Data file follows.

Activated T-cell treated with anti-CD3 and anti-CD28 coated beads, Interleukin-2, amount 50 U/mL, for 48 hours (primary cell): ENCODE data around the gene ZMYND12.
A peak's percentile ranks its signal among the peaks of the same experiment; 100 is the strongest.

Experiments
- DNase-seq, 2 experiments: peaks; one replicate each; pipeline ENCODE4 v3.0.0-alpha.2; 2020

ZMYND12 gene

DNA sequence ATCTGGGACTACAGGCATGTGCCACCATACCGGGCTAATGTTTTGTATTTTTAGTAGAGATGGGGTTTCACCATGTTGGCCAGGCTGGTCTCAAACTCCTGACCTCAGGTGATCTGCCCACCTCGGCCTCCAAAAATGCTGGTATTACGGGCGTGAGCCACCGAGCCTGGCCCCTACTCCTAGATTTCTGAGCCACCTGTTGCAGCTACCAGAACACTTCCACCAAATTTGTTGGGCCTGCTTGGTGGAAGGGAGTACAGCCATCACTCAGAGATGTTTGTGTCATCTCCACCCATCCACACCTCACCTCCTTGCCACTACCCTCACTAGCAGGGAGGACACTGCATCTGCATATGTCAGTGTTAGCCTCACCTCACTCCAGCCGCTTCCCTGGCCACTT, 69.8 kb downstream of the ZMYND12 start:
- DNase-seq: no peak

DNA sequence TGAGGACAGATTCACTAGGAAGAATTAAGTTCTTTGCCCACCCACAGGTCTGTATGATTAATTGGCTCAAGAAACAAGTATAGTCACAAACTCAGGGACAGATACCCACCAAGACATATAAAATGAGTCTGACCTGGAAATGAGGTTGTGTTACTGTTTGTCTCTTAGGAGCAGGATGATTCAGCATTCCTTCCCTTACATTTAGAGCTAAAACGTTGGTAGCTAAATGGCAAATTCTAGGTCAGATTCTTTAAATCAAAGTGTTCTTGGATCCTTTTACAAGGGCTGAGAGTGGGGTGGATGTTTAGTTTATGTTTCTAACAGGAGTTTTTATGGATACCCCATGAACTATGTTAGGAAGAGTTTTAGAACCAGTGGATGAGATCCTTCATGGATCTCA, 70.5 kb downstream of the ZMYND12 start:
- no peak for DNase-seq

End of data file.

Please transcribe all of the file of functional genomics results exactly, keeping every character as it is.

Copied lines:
Activated T-cell treated with anti-CD3 and anti-CD28 coated beads, Interleukin-2, amount 50 U/mL, for 48 hours (primary cell): ENCODE data around the gene ZMYND12.
A peak's percentile ranks its signal among the peaks of the same experiment; 100 is the strongest.

Experiments
- DNase-seq, 2 experiments: peaks; one replicate each; pipeline ENCODE4 v3.0.0-alpha.2; 2020

ZMYND12 gene

DNA sequence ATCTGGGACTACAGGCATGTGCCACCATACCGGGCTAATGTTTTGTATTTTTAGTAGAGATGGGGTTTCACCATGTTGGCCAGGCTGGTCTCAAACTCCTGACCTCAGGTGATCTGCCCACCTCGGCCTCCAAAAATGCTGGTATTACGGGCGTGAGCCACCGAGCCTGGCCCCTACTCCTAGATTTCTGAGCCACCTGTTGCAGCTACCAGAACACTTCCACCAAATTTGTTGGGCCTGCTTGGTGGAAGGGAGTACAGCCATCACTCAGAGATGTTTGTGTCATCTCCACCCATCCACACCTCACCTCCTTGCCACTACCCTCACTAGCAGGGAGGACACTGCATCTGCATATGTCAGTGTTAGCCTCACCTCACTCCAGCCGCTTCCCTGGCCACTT, 69.8 kb downstream of the ZMYND12 start:
- DNase-seq: no peak

DNA sequence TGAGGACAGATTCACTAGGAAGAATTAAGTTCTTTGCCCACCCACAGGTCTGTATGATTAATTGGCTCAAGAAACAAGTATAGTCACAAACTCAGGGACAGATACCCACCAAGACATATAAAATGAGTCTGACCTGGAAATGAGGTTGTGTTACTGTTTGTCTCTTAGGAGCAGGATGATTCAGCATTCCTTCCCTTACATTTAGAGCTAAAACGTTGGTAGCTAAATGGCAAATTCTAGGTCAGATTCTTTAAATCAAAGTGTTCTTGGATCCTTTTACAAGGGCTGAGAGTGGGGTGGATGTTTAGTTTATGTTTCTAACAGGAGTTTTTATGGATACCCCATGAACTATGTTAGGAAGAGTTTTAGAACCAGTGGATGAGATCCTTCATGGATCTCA, 70.5 kb downstream of the ZMYND12 start:
- no peak for DNase-seq